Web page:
Emancipation and Hard War

Once the idea of emancipation came about it changed the way the Union fought the war. The policy that the Union used was hard war; which is war amid at the destruction of the enemy economic resources.[1] Slave labor was a huge advantage for the South because it allowed more southern men to fight in the army, without destroying the southern economy. One of the first steps towards emancipation was the First Confiscation Act. The First Confiscation Act declared the forfeiture of slaves that were used directly in the confederate war effort.[2] This a hard war policy because it took away labor from the Confederacy. Another use of hard war tact’s was The Militia Act of 1862; which allowed the president to organize blacks and use them for any military or naval purpose he saw fit.[3] Not only was this taking away labor from the South, it helped to increase the Union Army. The idea of hard war for the Union was once they broke down the confederate economic infrastructure they would be able to win the war.[4] Once Lincoln issued the Emancipation Proclamation the U.S. used former slaves in any way they saw fit. Ex slaves would be both military laborers and soldiers. [5] While emancipation was a useful hard war tactic it did not end the war in the way the Union had hoped.

 

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Emancipation and Hard War 

 

[1] Grimsley, Hard Hand of War, 5.

[2] Grimsley, Hard Hand of War, 123.

[3] Grimsley, Hard Hand of War, 134.

[4] Grimsley, Hard Hand of War, 4.

[5] Grimsley,  Hard Hand of War, 140.

Evolution of Lincoln And Davis

From the start of the war to the middle of the war both Lincoln and Davis’s war strategies evolved. Unlike Lincoln, Davis had more military experience because of his education from West Point. On November 18, 1861, Davis gave a message to the Confederate Congress in which he praised the Confederacy for there early victories in the war. However, he acknowledged that the Union did have more resources, supplies, and a larger army than the Confederacy.[1] Lincoln’s lack of military experience did affect the Union at the start of the war. In response to the Confederate victories at the start of the war Lincoln came up with better military strategies for example, he called for more volunteer forces, a more effect blockade, and better training for soldiers. [2]. At the start of the war Davis was fighting the war for states rights. As the war progressed Davis fought for slavery, which was justified because the Constitution gave people the right to property people which allowed them to have slaves; because slaves are property[3]. Lincoln first fought the war to preserve the United States, and then to abolish slavery. According to Lincoln slavery was not legal because Slaves are people, and the constitution states that all men are created equal[4].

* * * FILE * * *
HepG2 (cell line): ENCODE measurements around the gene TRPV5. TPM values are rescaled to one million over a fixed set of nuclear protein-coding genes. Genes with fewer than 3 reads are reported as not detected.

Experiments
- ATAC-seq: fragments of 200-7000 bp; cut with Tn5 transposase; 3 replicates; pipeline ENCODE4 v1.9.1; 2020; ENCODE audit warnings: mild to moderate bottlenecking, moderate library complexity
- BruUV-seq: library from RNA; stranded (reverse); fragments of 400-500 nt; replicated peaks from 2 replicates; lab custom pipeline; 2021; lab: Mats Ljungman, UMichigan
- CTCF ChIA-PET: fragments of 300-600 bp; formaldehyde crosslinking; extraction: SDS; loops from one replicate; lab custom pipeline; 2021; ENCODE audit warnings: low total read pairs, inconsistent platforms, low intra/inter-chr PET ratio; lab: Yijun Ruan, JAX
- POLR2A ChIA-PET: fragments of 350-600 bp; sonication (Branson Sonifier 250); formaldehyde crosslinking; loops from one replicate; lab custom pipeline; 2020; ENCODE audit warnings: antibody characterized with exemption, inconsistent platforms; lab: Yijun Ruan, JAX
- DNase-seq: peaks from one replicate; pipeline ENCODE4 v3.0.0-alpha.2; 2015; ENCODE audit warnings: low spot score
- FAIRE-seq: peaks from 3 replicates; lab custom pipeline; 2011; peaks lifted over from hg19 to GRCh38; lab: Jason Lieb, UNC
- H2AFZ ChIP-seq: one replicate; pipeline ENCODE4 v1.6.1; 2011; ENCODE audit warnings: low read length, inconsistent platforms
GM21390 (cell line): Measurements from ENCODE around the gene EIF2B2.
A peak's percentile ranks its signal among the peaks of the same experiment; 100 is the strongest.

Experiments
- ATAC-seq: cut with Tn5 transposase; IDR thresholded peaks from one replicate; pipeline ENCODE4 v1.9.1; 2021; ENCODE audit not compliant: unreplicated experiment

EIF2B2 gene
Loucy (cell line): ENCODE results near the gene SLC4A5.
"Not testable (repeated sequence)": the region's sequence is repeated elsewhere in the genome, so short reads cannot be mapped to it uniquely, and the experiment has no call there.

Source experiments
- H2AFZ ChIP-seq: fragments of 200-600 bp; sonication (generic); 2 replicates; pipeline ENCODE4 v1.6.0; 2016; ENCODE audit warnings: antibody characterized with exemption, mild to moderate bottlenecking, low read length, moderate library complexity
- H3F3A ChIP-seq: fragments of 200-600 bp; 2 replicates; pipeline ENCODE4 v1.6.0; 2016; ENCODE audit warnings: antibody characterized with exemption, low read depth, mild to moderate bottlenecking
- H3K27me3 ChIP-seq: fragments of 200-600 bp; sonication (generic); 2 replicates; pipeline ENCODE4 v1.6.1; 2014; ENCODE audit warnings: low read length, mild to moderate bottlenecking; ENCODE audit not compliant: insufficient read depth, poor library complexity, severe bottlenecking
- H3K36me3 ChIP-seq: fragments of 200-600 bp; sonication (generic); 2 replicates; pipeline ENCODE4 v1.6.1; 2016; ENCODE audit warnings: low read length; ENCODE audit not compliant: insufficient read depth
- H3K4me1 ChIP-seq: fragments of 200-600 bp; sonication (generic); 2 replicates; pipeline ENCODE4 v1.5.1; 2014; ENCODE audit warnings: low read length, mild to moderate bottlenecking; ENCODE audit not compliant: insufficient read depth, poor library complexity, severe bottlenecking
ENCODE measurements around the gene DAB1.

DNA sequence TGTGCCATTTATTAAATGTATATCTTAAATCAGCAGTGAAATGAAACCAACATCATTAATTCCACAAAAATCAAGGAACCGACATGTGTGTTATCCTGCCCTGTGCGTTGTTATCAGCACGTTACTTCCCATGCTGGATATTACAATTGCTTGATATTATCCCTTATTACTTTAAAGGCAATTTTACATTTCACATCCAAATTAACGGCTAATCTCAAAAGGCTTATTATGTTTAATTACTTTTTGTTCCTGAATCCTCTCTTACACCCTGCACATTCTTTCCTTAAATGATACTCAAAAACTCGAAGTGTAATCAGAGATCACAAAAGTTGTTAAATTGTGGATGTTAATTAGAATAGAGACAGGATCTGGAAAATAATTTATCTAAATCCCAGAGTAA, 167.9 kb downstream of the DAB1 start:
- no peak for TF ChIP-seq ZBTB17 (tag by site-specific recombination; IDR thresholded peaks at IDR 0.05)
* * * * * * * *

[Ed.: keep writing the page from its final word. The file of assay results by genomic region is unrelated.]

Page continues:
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Lincoln and Davis 

[1] Davis, Jefferson, and William J. Cooper. Jefferson Davis: The Essential Writings. New York: Modern Library, 2003, pg. 217-222.

[2] Lincoln, Abraham, and William E. Gienapp. This Fiery Trial: The Speeches and Writings of Abraham Lincoln. New York: Oxford University Press, 2002, pg. 107-108.

[3] Davis, Jefferson, and William J. Cooper. Jefferson Davis: The Essential Writings. New York: Modern Library, 2003, pg. 153-156.

[4] Lincoln, Abraham, and William E. Gienapp. This Fiery Trial: The Speeches and Writings of Abraham Lincoln. New York: Oxford University Press, 2002, pg. 39-42.